Spotlight on Brain News, #2

By: Dr. Deborah Gordon, May 10, 2018

I have two work stations for study and writing. About half the time I sit straight on a cushioned chair and face a desk-top computer; the other half of the time I stand in front of a waist-high level counter for reading, writing and (at the moment) computing. For me it’s easier to just sit all the time, but I’m quite sure that wouldn’t be a good idea. For reasons that are poorly understood, conditions like heart disease and diabetes increase sharply in parallel with more hours spent sitting. Even if you exercise adequately on a given day, sitting for eight to twelve hours a day is not good for your health.

Last fall a compilation of previous studies (reported in the popular press here and in the medical press here, researchers pooled data from almost 50 studies and found that folks who reported sitting eight or more hours a day, had increased rates of disease as follows:

  • cardiovascular disease increased by 15%
  • cancer mortality increased by 13%
  • type 2 diabetes increased by 91% and
  • all cause mortality increased by 22%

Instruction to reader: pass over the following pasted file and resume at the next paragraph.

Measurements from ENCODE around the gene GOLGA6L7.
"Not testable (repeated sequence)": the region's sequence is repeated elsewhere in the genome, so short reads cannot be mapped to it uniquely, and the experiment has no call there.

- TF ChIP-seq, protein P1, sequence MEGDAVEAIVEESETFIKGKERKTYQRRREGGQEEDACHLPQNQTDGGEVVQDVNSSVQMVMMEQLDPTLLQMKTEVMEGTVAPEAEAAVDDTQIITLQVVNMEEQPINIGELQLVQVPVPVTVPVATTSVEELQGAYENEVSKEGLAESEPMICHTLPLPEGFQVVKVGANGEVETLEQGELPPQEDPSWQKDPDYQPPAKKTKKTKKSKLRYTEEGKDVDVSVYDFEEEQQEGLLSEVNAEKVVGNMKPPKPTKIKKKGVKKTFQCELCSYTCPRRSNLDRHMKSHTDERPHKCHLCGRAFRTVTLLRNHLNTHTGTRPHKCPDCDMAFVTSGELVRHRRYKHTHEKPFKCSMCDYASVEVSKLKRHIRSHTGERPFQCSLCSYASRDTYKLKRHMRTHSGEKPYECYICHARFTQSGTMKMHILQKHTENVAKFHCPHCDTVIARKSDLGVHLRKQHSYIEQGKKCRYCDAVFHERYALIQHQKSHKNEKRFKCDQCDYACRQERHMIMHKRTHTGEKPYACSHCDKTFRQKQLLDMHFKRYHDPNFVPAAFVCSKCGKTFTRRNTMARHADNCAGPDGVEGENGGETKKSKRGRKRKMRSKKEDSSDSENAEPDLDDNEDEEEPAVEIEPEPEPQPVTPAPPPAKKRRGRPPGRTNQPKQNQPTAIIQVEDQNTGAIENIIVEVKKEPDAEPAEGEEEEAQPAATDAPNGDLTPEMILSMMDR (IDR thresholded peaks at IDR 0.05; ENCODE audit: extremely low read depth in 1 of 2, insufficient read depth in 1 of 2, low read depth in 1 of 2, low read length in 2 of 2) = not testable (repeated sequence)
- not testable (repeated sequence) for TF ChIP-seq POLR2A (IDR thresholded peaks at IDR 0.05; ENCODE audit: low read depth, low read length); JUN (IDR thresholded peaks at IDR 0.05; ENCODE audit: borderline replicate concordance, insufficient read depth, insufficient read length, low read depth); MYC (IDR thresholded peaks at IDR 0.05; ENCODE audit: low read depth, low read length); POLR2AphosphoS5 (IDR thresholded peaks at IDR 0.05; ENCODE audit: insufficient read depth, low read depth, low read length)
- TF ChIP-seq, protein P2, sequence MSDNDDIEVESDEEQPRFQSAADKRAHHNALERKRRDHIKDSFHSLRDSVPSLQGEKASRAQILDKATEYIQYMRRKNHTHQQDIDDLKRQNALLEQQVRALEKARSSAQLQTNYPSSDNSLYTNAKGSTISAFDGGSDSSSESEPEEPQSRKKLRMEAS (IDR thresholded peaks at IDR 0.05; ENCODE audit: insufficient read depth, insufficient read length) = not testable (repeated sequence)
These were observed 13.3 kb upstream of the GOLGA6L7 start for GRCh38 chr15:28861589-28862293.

The place where this relates to the brain appears in a more recent study. You can read popular press or the actual study abstract for a description of a similar effect on the brain. Regardless of their level of physical fitness or exercise, the adults in the study lost fullness of the brain lobe responsible for memory directly proportional to the number of hours spent each day sitting. 

Look over your day: how many hours do you sit? Factor in commuting, television time, and hours spent sitting for your computer or your job, is it more than eight? If you’re regularly hitting eight or more hours, you might consider whether you could add in some standing time to your day.

And if your long-term health concerns aren’t enough to get you up from your seat, think about the likelihood that standing makes you smarter! The New York Times article cited above references an unavailable but intriguing medical study: one-occasion test performance was 32% better for standing vs. seated test-takers!

Personally and professionally, the long-term effects on brain and body health are sufficient to convince me. I take walking breaks when I can, and I work at my standing work station as much as possible! (Desk height is important: I like the surface between my waist and my ribs. Standing surface can matter: I like to stand on a river rock mat! I walk in place, and toe raise and half-squat, but maybe that’s just because I’m fidgety!)

Are you more comfortable standing or sitting? Sitting is fine… but best kept under eight hours a day. What’s your total?